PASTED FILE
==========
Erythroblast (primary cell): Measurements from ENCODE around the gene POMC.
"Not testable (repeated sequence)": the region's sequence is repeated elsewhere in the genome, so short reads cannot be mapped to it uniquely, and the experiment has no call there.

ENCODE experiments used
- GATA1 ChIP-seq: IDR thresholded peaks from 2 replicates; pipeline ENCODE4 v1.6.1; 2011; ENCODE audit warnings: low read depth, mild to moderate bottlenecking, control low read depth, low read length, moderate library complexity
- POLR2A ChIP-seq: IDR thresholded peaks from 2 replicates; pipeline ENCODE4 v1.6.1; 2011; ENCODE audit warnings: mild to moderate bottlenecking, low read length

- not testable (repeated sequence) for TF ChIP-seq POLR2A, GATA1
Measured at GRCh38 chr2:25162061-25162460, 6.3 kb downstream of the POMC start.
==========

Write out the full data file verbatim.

Erythroblast (primary cell): Measurements from ENCODE around the gene POMC.
"Not testable (repeated sequence)": the region's sequence is repeated elsewhere in the genome, so short reads cannot be mapped to it uniquely, and the experiment has no call there.

ENCODE experiments used
- GATA1 ChIP-seq: IDR thresholded peaks from 2 replicates; pipeline ENCODE4 v1.6.1; 2011; ENCODE audit warnings: low read depth, mild to moderate bottlenecking, control low read depth, low read length, moderate library complexity
- POLR2A ChIP-seq: IDR thresholded peaks from 2 replicates; pipeline ENCODE4 v1.6.1; 2011; ENCODE audit warnings: mild to moderate bottlenecking, low read length

- not testable (repeated sequence) for TF ChIP-seq POLR2A, GATA1
Measured at GRCh38 chr2:25162061-25162460, 6.3 kb downstream of the POMC start.